Ron Dollard, who lives in Boonton, met his friend, , when they attended Morris Catholic High School together in the late 1980s and early '90s.
"Marty was someone special," Dollard recalled. "He was a positive guy and a fun guy, and being around him, you wanted to be like him.
"He was my best friend."
Dollard lost his best friend on Sept. 11, 2001, when terrorists used planes to take down the World Trade Center in New York City and killed nearly 3,000 people.
Boryczewski was a 29-year-old employee of financial firm Cantor Fitzgerald when his life was taken.
Asked what he remembered most about his friend, Dollard grew quiet.
"Just the camaraderie we had, and our ability to be upfront and honest with each other at all times," he said. "You don't get too many friends you can be completely honest with. Down to the color of your car, if he didn't like it, he'd tell you. if you needed an honest answer, he was the one to give it."
According to Dollard, Boryscewski was the type of man who touched lives wherever he went.
"He taught me and so many people about the right way to live," he said.
Dollard said he is still learning lessons from his friend.
"Throughout the last three years, as the economy went down, I thought about how Marty lived his life," he said. "He worked hard and played hard and did everything 100 percent. Even with the economy, I thought about what he might say, that you have to remember that the reason you're around is to enjoy family and friends. You have to be able to let go of work when you need to and focus on what's really important.
"I know it's been 11 years, and that's a long time, but sometimes it feels like [the tragedy] just happened."
True to the lessons Dollard gained from his longtime friendship with Boryczewski, he has spent the last decade-plus trying to bring something positive out of the 9/11 tragedy.
In 2002, Dollard, his wife and numerous friends decided to get Marty's pals together for a golf outing.
"Initially, it was about 40 of us. We'd get together to remember Marty and play golf," he said.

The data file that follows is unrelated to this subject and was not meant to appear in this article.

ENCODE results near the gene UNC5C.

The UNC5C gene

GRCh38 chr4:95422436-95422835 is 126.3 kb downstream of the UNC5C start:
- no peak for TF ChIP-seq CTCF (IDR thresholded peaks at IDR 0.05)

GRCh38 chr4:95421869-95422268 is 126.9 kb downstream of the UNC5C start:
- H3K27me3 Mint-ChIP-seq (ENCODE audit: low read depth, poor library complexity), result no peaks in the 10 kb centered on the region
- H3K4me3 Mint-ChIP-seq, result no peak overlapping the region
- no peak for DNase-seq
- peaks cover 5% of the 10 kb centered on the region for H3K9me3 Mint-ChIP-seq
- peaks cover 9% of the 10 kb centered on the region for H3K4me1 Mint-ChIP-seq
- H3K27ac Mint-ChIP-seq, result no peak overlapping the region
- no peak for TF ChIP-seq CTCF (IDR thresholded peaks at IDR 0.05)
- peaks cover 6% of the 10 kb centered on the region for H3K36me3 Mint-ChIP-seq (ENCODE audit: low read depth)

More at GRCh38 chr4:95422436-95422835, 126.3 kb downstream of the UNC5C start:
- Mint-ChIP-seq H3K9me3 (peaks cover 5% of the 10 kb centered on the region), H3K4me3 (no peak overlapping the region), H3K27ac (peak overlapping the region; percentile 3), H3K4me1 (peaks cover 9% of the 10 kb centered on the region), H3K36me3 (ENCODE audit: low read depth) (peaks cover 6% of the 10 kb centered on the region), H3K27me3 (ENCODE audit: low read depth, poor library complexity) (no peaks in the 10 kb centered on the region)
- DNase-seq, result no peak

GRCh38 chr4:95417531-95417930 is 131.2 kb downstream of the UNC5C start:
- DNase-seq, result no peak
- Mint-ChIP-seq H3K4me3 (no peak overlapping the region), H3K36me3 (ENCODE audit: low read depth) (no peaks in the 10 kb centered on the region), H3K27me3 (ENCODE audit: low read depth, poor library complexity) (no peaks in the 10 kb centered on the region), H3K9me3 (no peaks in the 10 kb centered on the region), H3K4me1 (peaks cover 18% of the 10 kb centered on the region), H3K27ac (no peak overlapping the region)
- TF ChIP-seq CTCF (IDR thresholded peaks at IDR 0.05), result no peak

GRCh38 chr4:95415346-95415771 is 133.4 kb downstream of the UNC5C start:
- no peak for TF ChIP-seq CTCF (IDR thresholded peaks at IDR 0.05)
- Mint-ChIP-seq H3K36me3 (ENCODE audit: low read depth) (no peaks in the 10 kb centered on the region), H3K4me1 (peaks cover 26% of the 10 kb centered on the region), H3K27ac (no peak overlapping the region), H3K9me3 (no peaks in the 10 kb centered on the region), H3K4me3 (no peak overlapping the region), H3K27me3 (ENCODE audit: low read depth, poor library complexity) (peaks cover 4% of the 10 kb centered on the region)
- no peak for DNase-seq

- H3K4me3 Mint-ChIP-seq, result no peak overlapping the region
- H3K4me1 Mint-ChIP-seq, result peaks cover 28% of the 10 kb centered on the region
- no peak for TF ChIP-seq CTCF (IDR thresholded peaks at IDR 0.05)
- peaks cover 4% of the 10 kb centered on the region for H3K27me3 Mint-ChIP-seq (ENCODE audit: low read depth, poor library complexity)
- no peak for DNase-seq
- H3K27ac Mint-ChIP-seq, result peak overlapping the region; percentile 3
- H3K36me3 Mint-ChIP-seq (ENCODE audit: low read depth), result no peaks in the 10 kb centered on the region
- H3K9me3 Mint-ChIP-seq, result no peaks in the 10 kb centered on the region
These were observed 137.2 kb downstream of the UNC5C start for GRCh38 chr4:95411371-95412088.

The golf outing became a yearly tradition, and as the years passed, Dollard said organizers wanted to move the event into the direction of doing good works in Boryczewski's honor and to keep his memory alive for the entire community.
In 2010, the nonprofit group Friends of Marty was established and the golf event became a scholarship event to benefit an incoming junior at Morris Catholic High School.
This year's recipient is Sarah Shirkey of Montville, an honor student and star athlete. She will receive $5,000 from Friends of Marty that will go toward her tuition for her junior and senior years.
"We choose a student who is active in school and the community, like Marty was," Dollard said, adding that previous recipients Michael Iamunni and Sean Rabbit are continuing on positive paths. "Sarah is a great choice to continue that tradition."
All of the golf event's proceeds go toward the scholarship.
In the future, in the hope of broadening the reach of the nonprofit, Dollard said the organization plans to do something to benefit students at St. Peter's University, where Boryczewski went to college.
It's no accident that sports are the central activity of the charitable effort.
Before going to work for Cantor Fitzgerald, Dollard said Boryczewski spent four years playing minor league professional baseball for the Pittsburgh Pirates and the Detroit Tigers.
"Marty also taught kids about baseball," he said. "It was important to him to teach people and help people."
And Dollard explained that shortly before his death, Boryczewski had discovered a new sport—golf.
"Back in 2001, I remember Marty had taken up golf and bought himself a new set of clubs," he said.
Of course, before that day arrives, there will be Sept. 11, 2012, to get through.
"Sept. 11 is usually a quiet day for me," Dollard told Patch, saying that he tends to avoid television coverage of the tragic event. "In the morning I'll think about him and the time that's passed and how much I miss him, and then I move on to something else. It's about being true to Marty and who he was.
"You don't linger," he explained. "He always said that every day is a new day. But every year I remember where I was and the last times I spent with him. It's a little remembrance, and it regenerates my interest in the charity."
Dollard said one of the most rewarding parts of Friends of Marty is seeing what scholarship recipients will go forward and do with their lives.
"It's kind of neat to see the direct correlation between Marty's life and these kids getting fantastic high school educations," he said. "It's very rewarding to know that some students get the opportunity to get the same great education that we had and that we could help out along the way."
Most of all, though, he said it allows him in some fashion to stay close to his best friend.
"Marty was one of a kind."